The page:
Policy Ownership and Aid Conditionality in the Light of the Financial Crisis
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Policy Ownership and Aid Conditionality in the Light of the Financial Crisis

A Critical Review

The current economic situation has obliged the international donor community to reexamine its stance on the conditionality of development assistance. This study evaluates which controversies persist with respect to aid conditionality, how successful donors have been in stemming the rising tide of aid conditionality of the 1980s and 1990s, and whether the donor community practices what it preaches regarding the allocation of aid based on governance and development criteria. Above all, the report considers how the financial crisis has rendered it increasingly difficult to maintain traditional conditionality frameworks. Strategies for reducing the number of aid conditionalities and for enhancing recipient ownership of aid policies are proposed in light of the unsustainability of existing frameworks.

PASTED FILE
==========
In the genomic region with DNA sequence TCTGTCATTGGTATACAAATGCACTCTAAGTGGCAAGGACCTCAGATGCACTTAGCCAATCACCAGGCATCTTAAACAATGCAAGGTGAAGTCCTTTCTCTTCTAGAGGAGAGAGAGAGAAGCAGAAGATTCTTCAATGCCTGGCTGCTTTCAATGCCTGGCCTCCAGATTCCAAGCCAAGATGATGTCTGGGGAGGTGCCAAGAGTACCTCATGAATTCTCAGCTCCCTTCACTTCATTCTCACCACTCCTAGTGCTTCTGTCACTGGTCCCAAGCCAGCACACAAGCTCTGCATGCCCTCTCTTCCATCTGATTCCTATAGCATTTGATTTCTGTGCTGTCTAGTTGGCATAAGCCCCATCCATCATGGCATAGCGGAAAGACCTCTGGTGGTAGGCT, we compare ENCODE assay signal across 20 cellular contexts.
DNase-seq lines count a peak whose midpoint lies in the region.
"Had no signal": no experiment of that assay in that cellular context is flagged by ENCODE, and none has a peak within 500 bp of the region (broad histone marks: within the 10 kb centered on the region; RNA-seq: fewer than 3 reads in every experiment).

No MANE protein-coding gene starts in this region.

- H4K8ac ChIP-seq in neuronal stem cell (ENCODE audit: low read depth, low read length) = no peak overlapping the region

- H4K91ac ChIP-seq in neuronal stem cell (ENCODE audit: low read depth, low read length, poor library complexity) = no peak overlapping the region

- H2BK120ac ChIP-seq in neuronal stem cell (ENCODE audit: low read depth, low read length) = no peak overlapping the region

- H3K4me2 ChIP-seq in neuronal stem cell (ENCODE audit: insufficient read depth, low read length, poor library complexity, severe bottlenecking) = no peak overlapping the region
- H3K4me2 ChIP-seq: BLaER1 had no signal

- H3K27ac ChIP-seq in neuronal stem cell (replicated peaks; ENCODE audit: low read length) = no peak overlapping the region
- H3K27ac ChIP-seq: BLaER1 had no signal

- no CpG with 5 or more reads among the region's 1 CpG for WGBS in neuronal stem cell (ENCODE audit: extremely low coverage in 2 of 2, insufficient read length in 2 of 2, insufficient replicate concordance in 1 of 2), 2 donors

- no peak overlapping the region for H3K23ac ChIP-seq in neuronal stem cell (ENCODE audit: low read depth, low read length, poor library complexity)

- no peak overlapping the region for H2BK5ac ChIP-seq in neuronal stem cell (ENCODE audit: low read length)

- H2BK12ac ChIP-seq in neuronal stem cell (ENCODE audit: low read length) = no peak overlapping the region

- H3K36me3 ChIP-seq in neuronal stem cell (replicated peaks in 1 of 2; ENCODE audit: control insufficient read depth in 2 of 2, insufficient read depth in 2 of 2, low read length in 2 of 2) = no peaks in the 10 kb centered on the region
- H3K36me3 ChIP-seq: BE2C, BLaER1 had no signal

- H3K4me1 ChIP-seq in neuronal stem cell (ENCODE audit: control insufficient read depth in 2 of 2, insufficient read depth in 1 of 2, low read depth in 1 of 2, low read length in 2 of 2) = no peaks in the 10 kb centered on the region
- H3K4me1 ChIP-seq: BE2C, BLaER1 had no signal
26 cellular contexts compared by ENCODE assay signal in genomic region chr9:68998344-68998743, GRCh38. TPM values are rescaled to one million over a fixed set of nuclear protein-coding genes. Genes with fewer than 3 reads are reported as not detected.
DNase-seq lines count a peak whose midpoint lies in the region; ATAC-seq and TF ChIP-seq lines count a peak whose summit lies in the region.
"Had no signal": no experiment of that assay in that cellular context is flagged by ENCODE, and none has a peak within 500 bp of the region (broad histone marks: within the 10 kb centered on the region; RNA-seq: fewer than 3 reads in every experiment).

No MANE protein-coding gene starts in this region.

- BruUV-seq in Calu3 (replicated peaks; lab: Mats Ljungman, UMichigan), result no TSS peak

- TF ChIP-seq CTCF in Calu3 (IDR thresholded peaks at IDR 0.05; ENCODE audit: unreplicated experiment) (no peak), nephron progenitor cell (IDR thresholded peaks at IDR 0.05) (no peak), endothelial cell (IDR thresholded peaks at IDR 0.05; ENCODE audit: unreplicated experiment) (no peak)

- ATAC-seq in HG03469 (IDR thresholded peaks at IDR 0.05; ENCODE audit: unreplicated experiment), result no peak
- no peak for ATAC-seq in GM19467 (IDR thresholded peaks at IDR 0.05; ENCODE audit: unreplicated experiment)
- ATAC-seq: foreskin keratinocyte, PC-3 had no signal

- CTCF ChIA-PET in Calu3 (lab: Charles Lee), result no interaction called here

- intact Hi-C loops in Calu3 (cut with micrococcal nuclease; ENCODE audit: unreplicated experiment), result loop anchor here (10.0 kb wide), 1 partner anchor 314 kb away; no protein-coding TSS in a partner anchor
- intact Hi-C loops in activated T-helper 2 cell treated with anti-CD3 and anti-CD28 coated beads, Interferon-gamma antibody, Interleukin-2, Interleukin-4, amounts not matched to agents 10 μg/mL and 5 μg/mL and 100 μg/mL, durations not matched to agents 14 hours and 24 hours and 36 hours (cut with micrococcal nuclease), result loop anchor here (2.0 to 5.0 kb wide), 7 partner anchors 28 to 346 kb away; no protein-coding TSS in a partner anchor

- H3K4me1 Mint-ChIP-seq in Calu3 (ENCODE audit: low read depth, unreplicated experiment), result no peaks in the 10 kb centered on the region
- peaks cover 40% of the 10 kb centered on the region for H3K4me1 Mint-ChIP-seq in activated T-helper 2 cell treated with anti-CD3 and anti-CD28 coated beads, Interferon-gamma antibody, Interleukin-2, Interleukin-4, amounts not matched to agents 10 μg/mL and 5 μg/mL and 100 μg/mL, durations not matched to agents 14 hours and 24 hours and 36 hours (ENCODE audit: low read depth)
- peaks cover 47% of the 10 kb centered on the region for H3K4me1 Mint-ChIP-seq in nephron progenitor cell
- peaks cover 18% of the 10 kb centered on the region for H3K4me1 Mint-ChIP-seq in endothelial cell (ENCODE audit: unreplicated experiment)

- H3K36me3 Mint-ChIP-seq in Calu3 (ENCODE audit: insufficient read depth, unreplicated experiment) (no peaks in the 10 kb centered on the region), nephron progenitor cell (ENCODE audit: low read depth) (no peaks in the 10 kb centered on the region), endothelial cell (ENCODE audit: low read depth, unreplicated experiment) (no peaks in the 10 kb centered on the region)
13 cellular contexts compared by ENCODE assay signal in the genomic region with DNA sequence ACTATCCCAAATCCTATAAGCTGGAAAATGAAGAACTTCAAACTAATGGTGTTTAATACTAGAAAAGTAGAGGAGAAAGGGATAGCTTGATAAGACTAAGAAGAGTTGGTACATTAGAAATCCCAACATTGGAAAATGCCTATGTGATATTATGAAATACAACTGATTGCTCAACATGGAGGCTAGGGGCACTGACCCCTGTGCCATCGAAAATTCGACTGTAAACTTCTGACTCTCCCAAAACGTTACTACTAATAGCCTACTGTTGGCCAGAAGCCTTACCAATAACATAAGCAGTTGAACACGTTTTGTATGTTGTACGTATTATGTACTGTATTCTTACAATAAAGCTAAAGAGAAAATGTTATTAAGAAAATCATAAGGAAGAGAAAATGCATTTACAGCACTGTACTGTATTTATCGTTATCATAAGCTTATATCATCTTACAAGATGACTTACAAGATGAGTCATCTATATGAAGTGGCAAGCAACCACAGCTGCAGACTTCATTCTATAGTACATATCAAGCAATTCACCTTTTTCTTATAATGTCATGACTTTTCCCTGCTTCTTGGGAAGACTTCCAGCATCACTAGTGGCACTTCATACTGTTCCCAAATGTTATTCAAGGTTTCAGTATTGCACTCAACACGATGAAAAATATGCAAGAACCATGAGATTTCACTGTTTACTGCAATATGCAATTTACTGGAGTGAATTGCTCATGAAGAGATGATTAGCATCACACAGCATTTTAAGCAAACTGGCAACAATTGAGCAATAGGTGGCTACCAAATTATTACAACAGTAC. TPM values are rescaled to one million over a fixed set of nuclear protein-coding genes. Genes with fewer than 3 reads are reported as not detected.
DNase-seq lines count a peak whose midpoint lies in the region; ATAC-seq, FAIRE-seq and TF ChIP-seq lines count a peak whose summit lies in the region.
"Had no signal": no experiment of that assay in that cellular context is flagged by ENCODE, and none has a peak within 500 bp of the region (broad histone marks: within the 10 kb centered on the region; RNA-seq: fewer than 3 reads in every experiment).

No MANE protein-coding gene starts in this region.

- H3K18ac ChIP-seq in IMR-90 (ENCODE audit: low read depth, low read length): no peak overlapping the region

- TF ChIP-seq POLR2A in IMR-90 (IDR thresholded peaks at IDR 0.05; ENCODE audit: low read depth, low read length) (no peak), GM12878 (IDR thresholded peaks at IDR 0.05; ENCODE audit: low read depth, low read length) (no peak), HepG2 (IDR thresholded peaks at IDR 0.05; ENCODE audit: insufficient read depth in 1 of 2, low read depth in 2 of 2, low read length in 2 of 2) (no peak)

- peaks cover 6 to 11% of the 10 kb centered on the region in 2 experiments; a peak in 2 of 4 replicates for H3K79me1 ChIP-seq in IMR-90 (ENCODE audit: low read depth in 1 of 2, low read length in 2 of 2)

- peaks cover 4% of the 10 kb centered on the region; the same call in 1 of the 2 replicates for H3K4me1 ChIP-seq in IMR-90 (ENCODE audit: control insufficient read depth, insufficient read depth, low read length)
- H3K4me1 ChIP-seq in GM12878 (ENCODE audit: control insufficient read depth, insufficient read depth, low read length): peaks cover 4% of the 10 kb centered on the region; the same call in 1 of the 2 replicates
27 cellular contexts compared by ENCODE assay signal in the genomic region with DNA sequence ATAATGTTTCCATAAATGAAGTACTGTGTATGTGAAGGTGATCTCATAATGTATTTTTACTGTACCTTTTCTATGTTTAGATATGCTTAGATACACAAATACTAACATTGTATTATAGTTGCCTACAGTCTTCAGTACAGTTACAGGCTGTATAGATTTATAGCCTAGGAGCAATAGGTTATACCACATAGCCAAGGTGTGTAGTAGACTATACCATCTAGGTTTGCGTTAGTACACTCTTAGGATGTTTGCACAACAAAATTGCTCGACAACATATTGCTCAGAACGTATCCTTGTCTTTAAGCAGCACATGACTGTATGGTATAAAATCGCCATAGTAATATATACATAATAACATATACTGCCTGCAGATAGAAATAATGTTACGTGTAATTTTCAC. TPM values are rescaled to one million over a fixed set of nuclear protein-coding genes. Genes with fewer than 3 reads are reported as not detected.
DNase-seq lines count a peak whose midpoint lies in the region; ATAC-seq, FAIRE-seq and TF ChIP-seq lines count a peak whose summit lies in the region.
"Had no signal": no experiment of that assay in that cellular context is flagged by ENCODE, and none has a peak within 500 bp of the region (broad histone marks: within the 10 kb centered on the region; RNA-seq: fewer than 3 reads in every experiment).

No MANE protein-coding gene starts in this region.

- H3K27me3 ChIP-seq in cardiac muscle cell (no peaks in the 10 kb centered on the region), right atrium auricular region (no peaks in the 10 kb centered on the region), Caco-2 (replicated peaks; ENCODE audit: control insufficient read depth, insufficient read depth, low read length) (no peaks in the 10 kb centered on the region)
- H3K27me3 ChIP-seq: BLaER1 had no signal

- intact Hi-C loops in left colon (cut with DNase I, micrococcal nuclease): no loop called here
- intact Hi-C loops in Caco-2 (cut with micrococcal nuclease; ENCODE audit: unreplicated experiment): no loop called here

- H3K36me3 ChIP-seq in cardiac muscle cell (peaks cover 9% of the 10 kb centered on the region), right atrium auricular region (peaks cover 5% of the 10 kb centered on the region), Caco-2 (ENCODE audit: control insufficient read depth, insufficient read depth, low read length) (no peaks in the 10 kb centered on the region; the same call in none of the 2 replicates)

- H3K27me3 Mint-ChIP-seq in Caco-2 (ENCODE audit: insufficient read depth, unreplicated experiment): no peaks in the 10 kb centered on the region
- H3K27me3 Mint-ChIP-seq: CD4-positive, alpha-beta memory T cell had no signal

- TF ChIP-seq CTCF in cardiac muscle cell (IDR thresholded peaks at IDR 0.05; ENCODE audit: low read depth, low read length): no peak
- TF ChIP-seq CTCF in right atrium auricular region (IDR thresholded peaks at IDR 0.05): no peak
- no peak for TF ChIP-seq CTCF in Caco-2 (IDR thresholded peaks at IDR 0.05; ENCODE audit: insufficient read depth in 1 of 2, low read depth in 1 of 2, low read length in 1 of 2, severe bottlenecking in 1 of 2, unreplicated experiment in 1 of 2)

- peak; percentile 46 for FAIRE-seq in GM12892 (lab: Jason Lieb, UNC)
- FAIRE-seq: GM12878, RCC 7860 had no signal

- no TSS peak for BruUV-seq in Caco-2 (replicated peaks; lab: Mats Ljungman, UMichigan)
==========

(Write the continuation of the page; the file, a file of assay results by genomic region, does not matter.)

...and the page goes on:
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Publication Date :
26 Aug 2009
DOI :
10.1787/9789264075528-en
 
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Author(s):
OECD
Pages :
11–25
DOI :
10.1787/9789264075528-3-en

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The international financial crisis, which started in July 2007 but took a decided turn for the worst in September 2008, has given a renewed prominence to the international financial institutions (IFIs), especially the World Bank and the International Monetary Fund (IMF). Before the crisis struck, both institutions had confronted sharply declining demand for their services. Benefiting from extremely favourable external circumstances (particularly high commodity prices), many developing countries no longer had pressing needs for the financial resources of the IFIs. Moreover, because accepting their funds usually implied heavy conditionality, many developing countries preferred other sources of finance.
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